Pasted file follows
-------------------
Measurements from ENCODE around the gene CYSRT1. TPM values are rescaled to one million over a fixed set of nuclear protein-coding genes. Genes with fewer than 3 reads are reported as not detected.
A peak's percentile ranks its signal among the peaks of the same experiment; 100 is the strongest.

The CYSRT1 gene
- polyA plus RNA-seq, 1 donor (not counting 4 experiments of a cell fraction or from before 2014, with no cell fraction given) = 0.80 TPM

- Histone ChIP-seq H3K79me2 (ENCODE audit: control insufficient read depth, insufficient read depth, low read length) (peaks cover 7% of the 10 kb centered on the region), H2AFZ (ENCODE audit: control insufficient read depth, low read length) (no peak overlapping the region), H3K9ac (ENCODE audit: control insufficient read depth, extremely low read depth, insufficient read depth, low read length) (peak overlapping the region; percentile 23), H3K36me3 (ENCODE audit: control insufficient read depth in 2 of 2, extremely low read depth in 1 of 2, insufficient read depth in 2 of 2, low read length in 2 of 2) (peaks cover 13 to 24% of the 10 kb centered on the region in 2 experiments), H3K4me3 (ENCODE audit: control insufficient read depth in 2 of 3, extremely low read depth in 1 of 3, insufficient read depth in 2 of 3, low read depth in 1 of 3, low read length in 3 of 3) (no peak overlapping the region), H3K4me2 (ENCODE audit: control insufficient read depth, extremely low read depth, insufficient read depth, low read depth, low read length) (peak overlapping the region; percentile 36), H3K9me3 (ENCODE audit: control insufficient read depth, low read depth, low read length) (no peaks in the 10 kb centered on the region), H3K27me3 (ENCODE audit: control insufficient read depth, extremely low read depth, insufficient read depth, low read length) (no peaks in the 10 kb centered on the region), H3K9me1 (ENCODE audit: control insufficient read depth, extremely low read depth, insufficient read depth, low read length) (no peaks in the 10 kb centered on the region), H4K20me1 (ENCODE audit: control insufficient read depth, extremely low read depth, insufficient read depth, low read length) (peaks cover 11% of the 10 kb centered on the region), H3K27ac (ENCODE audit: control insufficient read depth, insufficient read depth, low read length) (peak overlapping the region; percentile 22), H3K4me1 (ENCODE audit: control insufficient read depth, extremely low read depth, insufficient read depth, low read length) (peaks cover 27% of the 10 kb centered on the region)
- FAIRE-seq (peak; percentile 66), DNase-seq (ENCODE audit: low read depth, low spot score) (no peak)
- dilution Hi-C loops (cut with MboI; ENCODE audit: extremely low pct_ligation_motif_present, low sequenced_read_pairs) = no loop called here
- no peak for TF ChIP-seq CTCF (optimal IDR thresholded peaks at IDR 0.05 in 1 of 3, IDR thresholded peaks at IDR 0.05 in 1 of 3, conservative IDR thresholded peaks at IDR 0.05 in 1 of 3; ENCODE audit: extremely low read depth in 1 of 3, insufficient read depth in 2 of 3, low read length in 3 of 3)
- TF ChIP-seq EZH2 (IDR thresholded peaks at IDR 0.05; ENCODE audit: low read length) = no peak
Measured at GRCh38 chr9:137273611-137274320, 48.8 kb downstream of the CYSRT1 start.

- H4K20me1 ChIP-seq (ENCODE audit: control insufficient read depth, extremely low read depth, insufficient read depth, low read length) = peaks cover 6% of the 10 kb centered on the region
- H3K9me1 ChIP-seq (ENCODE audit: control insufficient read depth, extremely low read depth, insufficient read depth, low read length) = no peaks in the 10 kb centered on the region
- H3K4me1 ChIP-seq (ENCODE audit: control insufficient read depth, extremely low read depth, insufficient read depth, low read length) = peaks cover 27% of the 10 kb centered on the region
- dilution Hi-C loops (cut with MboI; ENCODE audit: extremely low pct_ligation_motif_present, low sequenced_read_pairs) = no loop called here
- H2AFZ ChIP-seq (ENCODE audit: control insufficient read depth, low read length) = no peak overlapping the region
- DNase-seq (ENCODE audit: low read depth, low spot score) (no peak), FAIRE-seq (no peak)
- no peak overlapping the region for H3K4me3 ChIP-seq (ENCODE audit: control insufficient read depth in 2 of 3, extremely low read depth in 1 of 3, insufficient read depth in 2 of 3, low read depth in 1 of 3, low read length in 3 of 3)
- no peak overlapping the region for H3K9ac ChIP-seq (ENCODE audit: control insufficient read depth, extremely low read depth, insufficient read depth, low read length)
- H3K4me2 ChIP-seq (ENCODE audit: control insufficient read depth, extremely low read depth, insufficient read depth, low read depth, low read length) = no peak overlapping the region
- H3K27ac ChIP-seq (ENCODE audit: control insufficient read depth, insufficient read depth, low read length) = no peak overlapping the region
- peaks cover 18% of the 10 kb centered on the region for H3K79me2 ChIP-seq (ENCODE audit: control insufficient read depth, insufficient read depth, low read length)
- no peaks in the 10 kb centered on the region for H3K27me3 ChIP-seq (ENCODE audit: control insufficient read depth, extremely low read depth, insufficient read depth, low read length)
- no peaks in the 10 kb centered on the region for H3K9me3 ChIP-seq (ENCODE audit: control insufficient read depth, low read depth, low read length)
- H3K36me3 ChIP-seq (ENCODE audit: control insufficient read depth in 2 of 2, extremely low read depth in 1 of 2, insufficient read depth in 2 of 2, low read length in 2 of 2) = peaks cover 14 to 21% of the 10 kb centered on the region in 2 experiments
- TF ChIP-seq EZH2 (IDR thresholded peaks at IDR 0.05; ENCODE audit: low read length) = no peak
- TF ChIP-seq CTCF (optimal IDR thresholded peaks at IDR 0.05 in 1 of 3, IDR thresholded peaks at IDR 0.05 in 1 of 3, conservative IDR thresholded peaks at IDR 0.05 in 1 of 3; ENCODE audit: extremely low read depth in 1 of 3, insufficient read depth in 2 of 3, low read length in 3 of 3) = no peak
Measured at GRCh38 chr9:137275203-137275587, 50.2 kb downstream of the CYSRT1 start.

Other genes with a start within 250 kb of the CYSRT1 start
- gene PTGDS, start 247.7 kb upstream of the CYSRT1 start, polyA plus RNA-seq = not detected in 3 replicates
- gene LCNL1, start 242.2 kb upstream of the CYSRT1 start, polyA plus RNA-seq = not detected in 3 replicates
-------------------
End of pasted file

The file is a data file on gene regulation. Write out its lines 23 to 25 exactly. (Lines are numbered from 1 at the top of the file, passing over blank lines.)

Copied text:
- no peaks in the 10 kb centered on the region for H3K9me3 ChIP-seq (ENCODE audit: control insufficient read depth, low read depth, low read length)
- H3K36me3 ChIP-seq (ENCODE audit: control insufficient read depth in 2 of 2, extremely low read depth in 1 of 2, insufficient read depth in 2 of 2, low read length in 2 of 2) = peaks cover 14 to 21% of the 10 kb centered on the region in 2 experiments
- TF ChIP-seq EZH2 (IDR thresholded peaks at IDR 0.05; ENCODE audit: low read length) = no peak